Chinese Traditions, Cultural, Discover Chinese culture, Learn about China

Shanghai trip – Part 1

When you hear that people are visiting China, one of the first destinations you think of is always Shanghai! Whether you are interning in China like myself, or simply being a tourist, I would strongly recommend Shanghai to anybody who is prepared for the hustle and bustle of this monolithic city.
So I travelled with 2 fellow interns, Mehmet and Christopher, making it 3 guys on internships in Zhuhai heading to Shanghai for the first ever time. We left on Tuesday – taking the train and metro to Guangzhou airport. It was typical that when we got there, we were hit by a flight delay of 4 hours and ended up arriving in Shanghai at the Dockbund hostel at 5am… needless to say we didn’t do alot that night.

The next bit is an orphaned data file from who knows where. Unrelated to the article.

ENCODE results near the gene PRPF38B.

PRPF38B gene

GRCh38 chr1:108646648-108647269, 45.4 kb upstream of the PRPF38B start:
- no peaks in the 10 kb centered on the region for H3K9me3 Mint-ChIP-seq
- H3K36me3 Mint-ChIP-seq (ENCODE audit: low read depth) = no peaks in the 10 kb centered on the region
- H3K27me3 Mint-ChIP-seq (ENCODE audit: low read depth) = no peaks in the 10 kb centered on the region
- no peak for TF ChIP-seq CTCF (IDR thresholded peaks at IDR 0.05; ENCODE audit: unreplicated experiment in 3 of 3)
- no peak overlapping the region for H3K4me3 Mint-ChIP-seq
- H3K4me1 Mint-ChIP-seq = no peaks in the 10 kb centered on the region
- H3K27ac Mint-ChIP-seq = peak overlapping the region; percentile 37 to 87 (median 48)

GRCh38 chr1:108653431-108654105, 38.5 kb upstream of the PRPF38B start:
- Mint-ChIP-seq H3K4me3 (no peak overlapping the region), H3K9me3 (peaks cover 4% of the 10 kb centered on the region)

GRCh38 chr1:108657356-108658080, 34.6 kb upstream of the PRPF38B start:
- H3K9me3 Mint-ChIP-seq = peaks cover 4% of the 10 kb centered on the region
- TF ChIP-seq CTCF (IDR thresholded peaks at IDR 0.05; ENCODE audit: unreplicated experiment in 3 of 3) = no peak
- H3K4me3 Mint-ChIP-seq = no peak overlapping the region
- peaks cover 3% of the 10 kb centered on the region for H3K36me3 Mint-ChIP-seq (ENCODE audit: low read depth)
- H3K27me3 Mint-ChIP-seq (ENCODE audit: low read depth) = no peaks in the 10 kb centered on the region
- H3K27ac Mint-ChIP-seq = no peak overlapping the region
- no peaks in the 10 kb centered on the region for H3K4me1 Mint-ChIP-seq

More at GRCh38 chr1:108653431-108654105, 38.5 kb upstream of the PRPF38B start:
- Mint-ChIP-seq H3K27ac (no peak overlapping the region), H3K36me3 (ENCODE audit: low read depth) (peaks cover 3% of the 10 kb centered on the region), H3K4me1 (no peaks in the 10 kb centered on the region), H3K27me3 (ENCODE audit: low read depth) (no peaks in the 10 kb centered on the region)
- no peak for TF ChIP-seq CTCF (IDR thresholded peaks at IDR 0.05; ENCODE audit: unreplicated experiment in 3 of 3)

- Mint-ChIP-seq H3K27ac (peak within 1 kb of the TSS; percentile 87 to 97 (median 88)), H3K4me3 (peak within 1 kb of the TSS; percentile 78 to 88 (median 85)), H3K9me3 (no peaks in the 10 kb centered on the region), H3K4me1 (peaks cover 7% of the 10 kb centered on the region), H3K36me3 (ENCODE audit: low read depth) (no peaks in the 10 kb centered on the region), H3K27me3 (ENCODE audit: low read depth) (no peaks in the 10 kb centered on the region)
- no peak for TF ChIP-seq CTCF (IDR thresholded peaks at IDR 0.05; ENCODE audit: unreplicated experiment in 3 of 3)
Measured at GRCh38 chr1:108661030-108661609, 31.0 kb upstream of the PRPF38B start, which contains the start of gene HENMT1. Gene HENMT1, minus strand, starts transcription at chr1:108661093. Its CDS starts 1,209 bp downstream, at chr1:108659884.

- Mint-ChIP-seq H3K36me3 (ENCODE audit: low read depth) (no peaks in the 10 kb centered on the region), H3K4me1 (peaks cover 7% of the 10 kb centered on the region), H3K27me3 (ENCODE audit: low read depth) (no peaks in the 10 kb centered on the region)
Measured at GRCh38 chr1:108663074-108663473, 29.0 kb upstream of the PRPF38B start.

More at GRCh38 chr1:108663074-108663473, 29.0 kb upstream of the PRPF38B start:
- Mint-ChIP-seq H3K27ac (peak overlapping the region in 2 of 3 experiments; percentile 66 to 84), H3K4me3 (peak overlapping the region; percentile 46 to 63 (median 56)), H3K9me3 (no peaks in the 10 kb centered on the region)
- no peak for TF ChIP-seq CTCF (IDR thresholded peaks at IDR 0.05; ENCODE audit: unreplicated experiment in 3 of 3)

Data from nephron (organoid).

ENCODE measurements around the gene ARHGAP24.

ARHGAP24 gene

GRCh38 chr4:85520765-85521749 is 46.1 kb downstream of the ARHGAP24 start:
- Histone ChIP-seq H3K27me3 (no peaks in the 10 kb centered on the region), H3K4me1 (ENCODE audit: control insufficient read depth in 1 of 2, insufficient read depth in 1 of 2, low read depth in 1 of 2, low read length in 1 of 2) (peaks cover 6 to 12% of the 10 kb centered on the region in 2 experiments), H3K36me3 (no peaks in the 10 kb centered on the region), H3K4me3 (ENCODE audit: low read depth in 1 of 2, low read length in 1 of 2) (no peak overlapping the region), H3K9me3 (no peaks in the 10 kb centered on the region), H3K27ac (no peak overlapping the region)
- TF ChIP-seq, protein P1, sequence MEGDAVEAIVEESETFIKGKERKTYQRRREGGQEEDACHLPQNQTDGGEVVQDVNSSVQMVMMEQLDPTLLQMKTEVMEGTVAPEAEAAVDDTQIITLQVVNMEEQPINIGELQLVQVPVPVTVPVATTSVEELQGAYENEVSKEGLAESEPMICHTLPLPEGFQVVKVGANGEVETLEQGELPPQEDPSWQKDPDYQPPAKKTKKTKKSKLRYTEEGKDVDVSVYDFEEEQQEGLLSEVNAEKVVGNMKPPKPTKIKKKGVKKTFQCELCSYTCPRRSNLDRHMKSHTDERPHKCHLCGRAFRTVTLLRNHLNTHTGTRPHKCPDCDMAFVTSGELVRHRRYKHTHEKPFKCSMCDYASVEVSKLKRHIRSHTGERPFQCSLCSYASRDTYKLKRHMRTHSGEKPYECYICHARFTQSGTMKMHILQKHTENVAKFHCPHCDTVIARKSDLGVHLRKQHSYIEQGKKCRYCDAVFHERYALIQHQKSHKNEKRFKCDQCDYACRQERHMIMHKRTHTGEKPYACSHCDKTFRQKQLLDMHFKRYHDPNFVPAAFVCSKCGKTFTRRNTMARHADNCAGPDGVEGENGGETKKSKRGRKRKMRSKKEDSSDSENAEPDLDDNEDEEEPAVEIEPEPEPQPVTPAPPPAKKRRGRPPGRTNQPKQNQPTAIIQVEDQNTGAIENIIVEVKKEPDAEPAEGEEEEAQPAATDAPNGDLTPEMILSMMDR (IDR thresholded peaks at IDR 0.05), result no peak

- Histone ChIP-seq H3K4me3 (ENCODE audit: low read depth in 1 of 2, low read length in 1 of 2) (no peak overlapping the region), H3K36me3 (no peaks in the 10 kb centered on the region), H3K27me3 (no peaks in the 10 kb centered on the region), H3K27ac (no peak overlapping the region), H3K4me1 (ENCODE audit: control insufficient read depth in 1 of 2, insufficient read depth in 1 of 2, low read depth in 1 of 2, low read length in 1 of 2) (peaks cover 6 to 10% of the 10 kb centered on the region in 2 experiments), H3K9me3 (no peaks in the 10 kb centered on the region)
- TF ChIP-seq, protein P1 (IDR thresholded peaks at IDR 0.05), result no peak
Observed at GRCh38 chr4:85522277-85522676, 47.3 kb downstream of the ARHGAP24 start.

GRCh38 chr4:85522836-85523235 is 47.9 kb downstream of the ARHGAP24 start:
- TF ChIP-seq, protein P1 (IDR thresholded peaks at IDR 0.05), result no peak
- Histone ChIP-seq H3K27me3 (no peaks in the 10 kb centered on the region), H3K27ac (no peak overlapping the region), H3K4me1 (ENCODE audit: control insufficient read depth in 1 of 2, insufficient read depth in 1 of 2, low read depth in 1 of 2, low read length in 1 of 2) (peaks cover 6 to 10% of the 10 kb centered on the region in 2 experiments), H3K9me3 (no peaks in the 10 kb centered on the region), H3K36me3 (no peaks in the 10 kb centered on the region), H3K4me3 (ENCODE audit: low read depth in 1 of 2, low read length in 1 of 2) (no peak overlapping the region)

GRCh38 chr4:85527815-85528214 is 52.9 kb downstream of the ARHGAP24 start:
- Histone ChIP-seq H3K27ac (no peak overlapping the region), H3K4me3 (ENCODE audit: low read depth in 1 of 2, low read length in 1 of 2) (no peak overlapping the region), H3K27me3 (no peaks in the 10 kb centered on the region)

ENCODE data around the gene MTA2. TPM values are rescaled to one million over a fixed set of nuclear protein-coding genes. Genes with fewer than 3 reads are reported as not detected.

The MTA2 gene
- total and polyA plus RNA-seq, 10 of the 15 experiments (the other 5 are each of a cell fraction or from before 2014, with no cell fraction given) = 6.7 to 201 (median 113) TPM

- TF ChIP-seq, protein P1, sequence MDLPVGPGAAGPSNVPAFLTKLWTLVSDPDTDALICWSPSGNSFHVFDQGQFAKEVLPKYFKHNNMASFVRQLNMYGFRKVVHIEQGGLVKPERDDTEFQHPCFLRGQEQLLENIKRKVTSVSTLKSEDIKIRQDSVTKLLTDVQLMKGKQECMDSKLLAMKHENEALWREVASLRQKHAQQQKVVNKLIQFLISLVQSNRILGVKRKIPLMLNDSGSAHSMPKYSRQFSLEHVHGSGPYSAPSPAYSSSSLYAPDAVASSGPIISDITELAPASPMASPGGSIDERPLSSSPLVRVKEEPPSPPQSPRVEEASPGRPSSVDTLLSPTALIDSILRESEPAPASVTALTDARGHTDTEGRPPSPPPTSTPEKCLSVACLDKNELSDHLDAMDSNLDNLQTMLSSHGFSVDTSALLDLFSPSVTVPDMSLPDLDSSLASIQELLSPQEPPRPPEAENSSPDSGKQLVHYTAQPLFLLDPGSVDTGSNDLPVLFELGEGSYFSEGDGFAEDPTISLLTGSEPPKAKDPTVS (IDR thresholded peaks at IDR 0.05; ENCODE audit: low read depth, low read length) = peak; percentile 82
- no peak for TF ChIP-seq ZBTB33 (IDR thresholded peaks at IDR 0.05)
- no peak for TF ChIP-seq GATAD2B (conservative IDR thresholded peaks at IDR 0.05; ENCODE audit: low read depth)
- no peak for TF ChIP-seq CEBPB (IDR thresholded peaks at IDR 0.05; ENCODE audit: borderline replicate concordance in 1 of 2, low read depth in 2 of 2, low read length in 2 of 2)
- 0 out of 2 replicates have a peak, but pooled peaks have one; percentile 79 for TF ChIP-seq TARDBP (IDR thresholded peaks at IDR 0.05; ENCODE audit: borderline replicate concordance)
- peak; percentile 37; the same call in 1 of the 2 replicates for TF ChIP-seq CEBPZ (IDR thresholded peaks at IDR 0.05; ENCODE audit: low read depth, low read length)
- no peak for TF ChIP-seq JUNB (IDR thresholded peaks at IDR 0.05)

The Dockbund hostel was in the popular tourist area known as ‘The Bund’ – a very scenic location adjacent to a lovely pier where you can see the Shanghai Pudong skyline. There are also several great clubs in The Bund, Muse and Bar Rouge to name a couple.

Day 1
On our first day we decided that we wanted to try Mr X on Jumen Road– like a game from a TV show where you are locked in a room and have to solve puzzles in order to complete the challenge – cost is 100RMB. We didn’t do amazingly at this game; in fact we sucked at it, completing just half of task 1! But it is definitely something I want to try again… mainly so that I can recover some pride. [Tips: you can only book Mr X in person or online as it is a ticket event where you will be given a set time. It is also helpful to have a Chinese speaker with you as not all staff members can speak English]

InternChina - Mr X
InternChina – Mr X